Furthermore, six circRNAs (hsa_circ_0057390 (hsa-circ-COL3A1, chr2:189859772|189861222), hsa_circ_0003893 (circHYBID), hsa_circ_0003922(FBXW2), hsa_circ_0009125 (circHABP4), hsa_circ_0002882(circAXL), and hsa_circ_0006719(circVKORC1)) potentially related to OA pathogenesis were selected to construct a network of circRNAs, mRNAs, and their commonly bound miRNAs (Figure 3A). To validate the circRNA sequencing results, qRT-PCR results confirmed that theses six circRNAs were differentially expressed between damage and intact cartilage, and the expression trends were consistent with the sequencing results (Figure 3B).The mRNA analysis revealed that multiple target genes, such as IL6, Bcl2, TGF-β1, and MMP9, are involved in HA metabolism, inflammatory response, apoptosis, and ECM degradation.
Among these circRNAs, we noticed a special cartilage-associated circRNA (circHYBID, circRNA ID hsa_circ_0003893 in circBase; http://circbase.org), and its 398-bp gene was located at chr15:81229014–81230320. The symbol of the associated gene is KIAA1199, which encodes HA-binding protein involved in HA depolymerization (HYBID) through linear expression. Because HYBID was previously identified as an important enzyme involved in HA degradation, we assumed that circHYBID might also play an important role in HA metabolism and OA pathogenesis. Therefore, circHYBID was chosen for further investigation.
To further characterize circHYBID, divergent and convergent primers were designed to amplify the circular and linear transcripts, respectively, in both cDNA and gDNA. The PCR results revealed that the circular form was amplified using the divergent primers only from cDNA, whereas convergent primers amplified both cDNA and gDNA (Figure 3C). Reverse splicing of circHYBID was successfully confirmed using Sanger sequencing (Figure 3D).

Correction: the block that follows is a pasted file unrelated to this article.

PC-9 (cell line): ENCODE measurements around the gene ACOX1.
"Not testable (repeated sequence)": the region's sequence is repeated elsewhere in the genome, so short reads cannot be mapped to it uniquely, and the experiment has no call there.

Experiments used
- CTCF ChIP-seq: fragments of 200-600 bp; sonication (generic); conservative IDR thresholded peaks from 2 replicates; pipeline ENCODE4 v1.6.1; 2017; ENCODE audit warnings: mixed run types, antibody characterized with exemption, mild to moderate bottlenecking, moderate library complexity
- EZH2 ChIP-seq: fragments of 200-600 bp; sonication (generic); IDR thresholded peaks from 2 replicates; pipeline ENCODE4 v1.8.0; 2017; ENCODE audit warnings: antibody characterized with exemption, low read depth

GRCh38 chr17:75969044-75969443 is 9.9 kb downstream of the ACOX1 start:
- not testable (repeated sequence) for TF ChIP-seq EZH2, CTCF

CircHYBID expression and HA accumulation were downregulated by IL-1β
To further validate the role of CircHYBID, primary chondrocytes were successfully isolated (NC group) and stimulated by IL-1β to construct the in vitro OA chondrocyte model (IL-1β group). QRT-PCR illustrated that TNF-α expression was downregulated after IL-1β stimulation, confirming that the OA chondrocyte model was successfully constructed (Figure 4A). CircHYBID expression of the chondrocytes was downregulated after IL-1β stimulation, which was consistent with the sequencing results of cartilage tissue (Figure 4B).